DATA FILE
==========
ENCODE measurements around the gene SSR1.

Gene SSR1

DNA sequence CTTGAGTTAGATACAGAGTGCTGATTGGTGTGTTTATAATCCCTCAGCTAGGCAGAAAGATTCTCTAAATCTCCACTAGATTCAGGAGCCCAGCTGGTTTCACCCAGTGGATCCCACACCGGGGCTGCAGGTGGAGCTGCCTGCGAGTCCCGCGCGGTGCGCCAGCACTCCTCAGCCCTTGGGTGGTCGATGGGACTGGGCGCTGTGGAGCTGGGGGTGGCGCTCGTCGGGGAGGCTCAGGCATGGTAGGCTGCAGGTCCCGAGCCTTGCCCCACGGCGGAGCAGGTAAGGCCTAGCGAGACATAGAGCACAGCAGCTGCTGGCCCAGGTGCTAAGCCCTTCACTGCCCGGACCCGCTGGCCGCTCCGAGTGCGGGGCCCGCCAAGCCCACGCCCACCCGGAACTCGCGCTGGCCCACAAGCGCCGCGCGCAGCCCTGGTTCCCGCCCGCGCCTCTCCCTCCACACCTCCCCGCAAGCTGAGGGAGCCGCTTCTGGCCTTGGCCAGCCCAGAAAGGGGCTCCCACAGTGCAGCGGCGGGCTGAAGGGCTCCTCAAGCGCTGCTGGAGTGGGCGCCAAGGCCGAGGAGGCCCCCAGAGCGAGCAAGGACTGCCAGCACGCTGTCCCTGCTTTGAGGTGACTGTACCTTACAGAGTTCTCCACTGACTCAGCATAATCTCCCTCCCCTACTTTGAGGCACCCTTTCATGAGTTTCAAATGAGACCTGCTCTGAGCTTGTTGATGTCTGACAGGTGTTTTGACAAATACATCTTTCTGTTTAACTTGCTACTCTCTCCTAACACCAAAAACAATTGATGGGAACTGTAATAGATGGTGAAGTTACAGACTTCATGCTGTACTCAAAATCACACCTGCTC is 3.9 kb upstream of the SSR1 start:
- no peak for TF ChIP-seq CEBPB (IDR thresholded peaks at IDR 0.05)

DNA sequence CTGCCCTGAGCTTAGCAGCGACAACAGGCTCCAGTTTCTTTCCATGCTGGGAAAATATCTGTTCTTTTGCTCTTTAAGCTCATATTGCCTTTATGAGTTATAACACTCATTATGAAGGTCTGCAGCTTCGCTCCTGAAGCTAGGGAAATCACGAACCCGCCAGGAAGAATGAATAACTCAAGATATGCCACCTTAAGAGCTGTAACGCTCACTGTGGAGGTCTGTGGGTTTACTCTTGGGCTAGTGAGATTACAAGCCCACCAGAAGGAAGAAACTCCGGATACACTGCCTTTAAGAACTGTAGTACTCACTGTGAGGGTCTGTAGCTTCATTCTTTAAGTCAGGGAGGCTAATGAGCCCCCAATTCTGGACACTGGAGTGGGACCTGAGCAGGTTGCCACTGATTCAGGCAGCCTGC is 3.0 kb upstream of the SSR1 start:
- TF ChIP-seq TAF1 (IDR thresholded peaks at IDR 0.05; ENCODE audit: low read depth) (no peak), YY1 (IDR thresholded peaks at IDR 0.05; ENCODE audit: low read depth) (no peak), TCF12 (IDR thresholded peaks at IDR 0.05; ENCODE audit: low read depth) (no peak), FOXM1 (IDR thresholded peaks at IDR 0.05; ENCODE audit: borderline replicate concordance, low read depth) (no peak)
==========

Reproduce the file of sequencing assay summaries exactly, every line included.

ENCODE measurements around the gene SSR1.

Gene SSR1

DNA sequence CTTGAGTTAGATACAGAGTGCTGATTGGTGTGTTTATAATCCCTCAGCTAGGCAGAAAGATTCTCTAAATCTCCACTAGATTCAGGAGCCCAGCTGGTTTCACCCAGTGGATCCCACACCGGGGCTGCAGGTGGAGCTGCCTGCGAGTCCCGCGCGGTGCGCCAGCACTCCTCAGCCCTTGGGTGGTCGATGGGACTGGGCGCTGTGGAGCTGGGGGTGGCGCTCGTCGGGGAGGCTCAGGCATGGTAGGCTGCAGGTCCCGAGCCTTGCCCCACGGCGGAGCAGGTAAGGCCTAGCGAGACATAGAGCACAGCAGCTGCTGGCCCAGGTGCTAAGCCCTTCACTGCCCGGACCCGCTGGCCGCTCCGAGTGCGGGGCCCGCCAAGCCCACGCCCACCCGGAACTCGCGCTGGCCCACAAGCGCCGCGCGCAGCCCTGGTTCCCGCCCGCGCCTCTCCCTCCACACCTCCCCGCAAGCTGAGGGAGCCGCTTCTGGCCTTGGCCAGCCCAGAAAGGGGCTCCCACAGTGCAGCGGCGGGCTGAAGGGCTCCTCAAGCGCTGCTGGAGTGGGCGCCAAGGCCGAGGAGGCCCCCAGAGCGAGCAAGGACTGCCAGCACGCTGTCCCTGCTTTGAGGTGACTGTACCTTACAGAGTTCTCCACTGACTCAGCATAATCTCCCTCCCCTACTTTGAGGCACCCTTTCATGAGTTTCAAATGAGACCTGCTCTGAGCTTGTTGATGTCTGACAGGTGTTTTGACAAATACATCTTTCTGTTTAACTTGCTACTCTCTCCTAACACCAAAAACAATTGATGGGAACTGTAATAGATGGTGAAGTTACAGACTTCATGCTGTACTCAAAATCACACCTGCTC is 3.9 kb upstream of the SSR1 start:
- no peak for TF ChIP-seq CEBPB (IDR thresholded peaks at IDR 0.05)

DNA sequence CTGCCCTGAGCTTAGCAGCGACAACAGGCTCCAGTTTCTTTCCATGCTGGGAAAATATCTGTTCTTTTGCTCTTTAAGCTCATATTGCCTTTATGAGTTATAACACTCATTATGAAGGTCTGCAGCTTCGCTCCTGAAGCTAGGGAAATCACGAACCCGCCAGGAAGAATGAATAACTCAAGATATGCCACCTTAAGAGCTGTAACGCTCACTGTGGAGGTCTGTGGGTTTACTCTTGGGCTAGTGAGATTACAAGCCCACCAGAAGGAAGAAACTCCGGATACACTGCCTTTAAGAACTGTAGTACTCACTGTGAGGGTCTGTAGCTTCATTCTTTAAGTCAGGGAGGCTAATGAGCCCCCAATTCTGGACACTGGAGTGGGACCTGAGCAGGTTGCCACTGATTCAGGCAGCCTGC is 3.0 kb upstream of the SSR1 start:
- TF ChIP-seq TAF1 (IDR thresholded peaks at IDR 0.05; ENCODE audit: low read depth) (no peak), YY1 (IDR thresholded peaks at IDR 0.05; ENCODE audit: low read depth) (no peak), TCF12 (IDR thresholded peaks at IDR 0.05; ENCODE audit: low read depth) (no peak), FOXM1 (IDR thresholded peaks at IDR 0.05; ENCODE audit: borderline replicate concordance, low read depth) (no peak)